QUESTION: I want to learn to take off my jacket while riding, but more experienced cyclists tell me it’s a dangerous practice. Why? I see pros do it in races all the time. — Malcolm C.
RBR REPLIES: It’s not hard to peel off a jacket or vest if you can ride no-hands comfortably and you’re careful. But there are two major dangers:
First, it’s easy to take the first arm out of its sleeve, but then you have a fluttering jacket to contend with. I call it the “cowboy movie” predicament. Your hands are essentially tied behind your back briefly as you reach behind to pull it off the other arm. That’s not good if you start losing your balance or need to get at the brakes quickly.
It’s more likely to happen if your jacket has tight wrist openings and you’re trying to pull the sleeve over bulky, long-finger gloves.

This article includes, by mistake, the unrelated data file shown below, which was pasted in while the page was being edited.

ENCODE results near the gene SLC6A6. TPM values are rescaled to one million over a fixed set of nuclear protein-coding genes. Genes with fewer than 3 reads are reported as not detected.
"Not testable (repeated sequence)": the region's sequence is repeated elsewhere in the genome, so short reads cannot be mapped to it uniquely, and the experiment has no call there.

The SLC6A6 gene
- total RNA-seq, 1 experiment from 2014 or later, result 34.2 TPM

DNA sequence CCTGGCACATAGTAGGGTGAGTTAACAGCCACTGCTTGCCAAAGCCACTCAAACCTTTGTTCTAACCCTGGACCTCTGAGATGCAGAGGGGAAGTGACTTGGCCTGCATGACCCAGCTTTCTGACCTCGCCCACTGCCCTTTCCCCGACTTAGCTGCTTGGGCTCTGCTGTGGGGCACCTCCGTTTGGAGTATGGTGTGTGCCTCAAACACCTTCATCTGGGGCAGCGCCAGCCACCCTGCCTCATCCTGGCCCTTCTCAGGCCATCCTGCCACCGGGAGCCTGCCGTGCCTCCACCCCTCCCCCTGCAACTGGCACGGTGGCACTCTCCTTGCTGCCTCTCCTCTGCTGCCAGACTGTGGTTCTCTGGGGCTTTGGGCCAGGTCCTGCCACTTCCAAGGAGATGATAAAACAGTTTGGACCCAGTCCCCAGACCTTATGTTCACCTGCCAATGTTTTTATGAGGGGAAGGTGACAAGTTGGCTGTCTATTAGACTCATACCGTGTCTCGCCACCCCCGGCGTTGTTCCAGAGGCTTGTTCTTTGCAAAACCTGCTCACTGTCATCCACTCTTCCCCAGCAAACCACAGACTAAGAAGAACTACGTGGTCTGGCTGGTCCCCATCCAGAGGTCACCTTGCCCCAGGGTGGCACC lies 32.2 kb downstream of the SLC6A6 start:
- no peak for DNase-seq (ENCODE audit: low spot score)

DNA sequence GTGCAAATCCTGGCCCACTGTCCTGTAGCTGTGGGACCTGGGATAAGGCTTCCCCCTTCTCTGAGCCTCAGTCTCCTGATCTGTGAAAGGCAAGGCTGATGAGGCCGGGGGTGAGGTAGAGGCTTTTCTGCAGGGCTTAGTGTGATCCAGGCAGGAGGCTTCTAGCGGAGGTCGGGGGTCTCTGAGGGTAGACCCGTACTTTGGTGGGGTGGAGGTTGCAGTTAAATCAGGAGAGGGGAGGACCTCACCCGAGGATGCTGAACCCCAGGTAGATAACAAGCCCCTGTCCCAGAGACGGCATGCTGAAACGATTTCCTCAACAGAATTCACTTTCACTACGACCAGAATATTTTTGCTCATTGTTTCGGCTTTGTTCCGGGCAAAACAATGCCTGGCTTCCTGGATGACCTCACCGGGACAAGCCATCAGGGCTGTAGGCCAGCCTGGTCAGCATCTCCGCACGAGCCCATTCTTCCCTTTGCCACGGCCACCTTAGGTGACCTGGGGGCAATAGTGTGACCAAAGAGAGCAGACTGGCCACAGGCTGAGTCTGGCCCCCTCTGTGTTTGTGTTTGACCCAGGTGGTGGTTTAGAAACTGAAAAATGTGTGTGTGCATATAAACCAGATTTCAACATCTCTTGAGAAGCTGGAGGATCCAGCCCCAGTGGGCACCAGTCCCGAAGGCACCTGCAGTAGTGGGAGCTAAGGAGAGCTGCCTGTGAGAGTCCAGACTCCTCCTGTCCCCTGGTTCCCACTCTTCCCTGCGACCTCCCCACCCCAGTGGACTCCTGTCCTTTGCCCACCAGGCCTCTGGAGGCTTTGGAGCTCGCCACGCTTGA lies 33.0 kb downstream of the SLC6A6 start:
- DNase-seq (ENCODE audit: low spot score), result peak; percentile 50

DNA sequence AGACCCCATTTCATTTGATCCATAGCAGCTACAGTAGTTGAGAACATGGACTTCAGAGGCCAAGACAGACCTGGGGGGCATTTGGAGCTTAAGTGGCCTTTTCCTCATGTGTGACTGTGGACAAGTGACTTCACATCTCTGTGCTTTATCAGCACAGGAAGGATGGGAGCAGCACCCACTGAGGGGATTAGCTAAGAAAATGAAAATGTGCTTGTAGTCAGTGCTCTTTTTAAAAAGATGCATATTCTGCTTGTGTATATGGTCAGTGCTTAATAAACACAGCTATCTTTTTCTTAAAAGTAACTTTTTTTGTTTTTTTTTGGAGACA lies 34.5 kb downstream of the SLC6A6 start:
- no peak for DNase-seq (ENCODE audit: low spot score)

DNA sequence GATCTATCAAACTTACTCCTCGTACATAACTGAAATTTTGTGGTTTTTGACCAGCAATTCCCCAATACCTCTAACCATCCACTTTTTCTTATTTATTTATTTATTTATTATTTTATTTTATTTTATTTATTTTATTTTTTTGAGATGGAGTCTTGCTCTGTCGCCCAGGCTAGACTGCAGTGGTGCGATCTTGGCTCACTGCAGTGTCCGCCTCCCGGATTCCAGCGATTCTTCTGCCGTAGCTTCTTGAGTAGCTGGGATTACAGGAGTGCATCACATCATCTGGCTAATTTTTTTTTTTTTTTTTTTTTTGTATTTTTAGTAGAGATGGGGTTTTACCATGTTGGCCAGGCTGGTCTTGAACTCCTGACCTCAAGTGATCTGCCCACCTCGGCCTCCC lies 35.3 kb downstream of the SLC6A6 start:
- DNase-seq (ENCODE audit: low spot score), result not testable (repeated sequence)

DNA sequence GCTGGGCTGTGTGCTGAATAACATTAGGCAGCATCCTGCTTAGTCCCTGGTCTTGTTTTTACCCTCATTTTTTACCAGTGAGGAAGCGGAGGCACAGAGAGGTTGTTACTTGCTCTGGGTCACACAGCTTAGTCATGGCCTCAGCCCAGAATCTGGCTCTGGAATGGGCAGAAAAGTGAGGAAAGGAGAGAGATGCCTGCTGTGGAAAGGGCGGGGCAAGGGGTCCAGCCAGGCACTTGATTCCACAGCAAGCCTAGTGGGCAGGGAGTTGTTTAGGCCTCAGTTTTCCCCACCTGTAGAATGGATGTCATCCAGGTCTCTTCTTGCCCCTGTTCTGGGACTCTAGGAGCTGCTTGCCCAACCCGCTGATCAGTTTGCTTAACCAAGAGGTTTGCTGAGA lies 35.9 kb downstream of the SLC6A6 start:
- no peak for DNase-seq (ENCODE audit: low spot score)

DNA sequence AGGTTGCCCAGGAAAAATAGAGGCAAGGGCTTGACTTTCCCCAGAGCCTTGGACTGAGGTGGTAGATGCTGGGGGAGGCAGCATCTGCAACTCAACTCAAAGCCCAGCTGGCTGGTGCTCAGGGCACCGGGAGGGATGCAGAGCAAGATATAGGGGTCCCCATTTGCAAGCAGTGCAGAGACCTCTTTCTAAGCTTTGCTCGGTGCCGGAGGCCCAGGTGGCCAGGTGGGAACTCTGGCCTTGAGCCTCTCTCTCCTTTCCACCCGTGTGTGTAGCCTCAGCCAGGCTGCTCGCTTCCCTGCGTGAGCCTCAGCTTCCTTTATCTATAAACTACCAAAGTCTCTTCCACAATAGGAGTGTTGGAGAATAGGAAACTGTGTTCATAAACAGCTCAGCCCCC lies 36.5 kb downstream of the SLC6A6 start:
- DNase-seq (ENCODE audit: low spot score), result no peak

Second potential problem: While the jacket is still on one arm, it could drop down too low and catch in the rear wheel. That can suck the fabric forward into the rear brake, abruptly slowing the bike. Because you’re sitting up, you’re apt to pitch forward and lose control.
Practice will help you develop a technique that avoids disaster. Always look up the road first to be sure you have a clear and unobstructed path for a couple hundred yards. Be especially cautious on a windy day or a gust might cause you to lose control. And don’t do it in a group unless you’re at the very back. It’s the height of irresponsibility to risk the safety of other riders.
Or, just stop for 15 seconds, pull off the jacket, wad it tight, stick it into your jersey pocket and live to fight another day. What’s the rush?